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Global Business, Local Benefit Foreign Contributions to the New York Economy

New York City has reached historic levels of jobs and economic activity, thanks to its status as a global center of finance, commerce and innovation. In an era of rapid globalization, New York’s success would not be possible without the contributions of more than 5,000 foreign companies that have their U.S. headquarters and significant business operations in the city.

Foreign companies currently employ 298,000 New Yorkers and contribute 11 percent of the city’s total $761 billion annual economic output. Foreign direct investment (FDI), which refers to the investment companies make in their foreign business operations, helps diversify the local economy, insulate it against economic downturns and forge relationships that increase opportunities for domestic enterprises abroad.1

New York has more FDI than any other city in America, but it lags London and some other top-tier international cities. In the past decade, London has attracted $65.6 billion in FDI inflows, compared to New York’s $30.6 billion. Other global cities have been doubling down on their FDI efforts, with aggressive marketing programs carried out by dedicated agencies that roll out the welcome mat for foreign businesses. This has created unprecedented competition for the jobs and economic activity that FDI generates.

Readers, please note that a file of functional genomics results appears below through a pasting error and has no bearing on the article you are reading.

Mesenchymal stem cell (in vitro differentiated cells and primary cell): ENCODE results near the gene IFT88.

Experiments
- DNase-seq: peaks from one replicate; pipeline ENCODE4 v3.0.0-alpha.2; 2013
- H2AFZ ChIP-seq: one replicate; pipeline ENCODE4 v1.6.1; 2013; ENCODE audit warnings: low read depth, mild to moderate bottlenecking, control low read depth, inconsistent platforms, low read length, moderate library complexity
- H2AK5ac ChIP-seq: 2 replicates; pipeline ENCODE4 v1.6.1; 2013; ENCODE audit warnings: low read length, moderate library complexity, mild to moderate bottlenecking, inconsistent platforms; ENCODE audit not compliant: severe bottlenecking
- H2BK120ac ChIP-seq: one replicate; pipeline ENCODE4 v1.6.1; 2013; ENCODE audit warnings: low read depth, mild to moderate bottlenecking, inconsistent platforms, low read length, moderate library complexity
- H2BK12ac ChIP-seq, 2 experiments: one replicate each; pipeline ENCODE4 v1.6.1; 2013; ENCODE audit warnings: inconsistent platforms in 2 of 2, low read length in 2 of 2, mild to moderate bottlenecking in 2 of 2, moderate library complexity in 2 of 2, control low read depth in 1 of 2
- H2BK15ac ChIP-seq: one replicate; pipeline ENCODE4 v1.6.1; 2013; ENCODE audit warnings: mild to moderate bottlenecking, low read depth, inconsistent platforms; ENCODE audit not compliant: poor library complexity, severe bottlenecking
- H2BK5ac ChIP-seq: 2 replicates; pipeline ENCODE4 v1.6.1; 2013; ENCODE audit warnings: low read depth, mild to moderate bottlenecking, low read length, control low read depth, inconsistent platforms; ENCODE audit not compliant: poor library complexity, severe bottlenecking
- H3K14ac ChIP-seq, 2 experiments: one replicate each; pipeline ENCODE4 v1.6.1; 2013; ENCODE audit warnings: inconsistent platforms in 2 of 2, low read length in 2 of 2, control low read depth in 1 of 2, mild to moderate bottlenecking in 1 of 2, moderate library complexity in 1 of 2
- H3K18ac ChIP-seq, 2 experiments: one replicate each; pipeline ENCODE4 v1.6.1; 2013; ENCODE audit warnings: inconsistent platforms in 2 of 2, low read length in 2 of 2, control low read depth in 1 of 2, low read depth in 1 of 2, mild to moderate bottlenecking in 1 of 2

The challenge for New York has increased recently as a result of more restrictive federal immigration policies and “America First” procurement and trade policies. High corporate and personal tax rates and New York’s aging transportation infrastructure are other factors that discourage FDI, especially when compared to other major cities around the world.

New York is overly dependent on historic relationships: 78 percent of its FDI comes from Europe and very little from the rapidly growing economies of the developing world. Over the past 10 years, jobs created by foreign businesses in New York City have grown an average of 2 percent annually, which is in line with historical trends, but relatively modest in a rapidly globalizing world. FDI has remained very concentrated, with over 90 percent going to Manhattan and over 60 percent in the retail sector.

One notable change in FDI flows to New York over the past decade has been in the tech sector, which has increased an average of 25 percent annually and is on a trajectory for significant future growth. Tech companies are attracted to New York’s burgeoning innovation economy and strong market of early adopters of new technology in the financial, media and health sectors.

New challenges and opportunities prompted the Partnership for New York City to revisit and update its study of FDI impact on the local economy that was initially published in 2008. For this new report, the Partnership has joined with global consulting firm A.T. Kearney to conduct interviews, research and analysis in order to assess the current status and future trends for FDI in New York.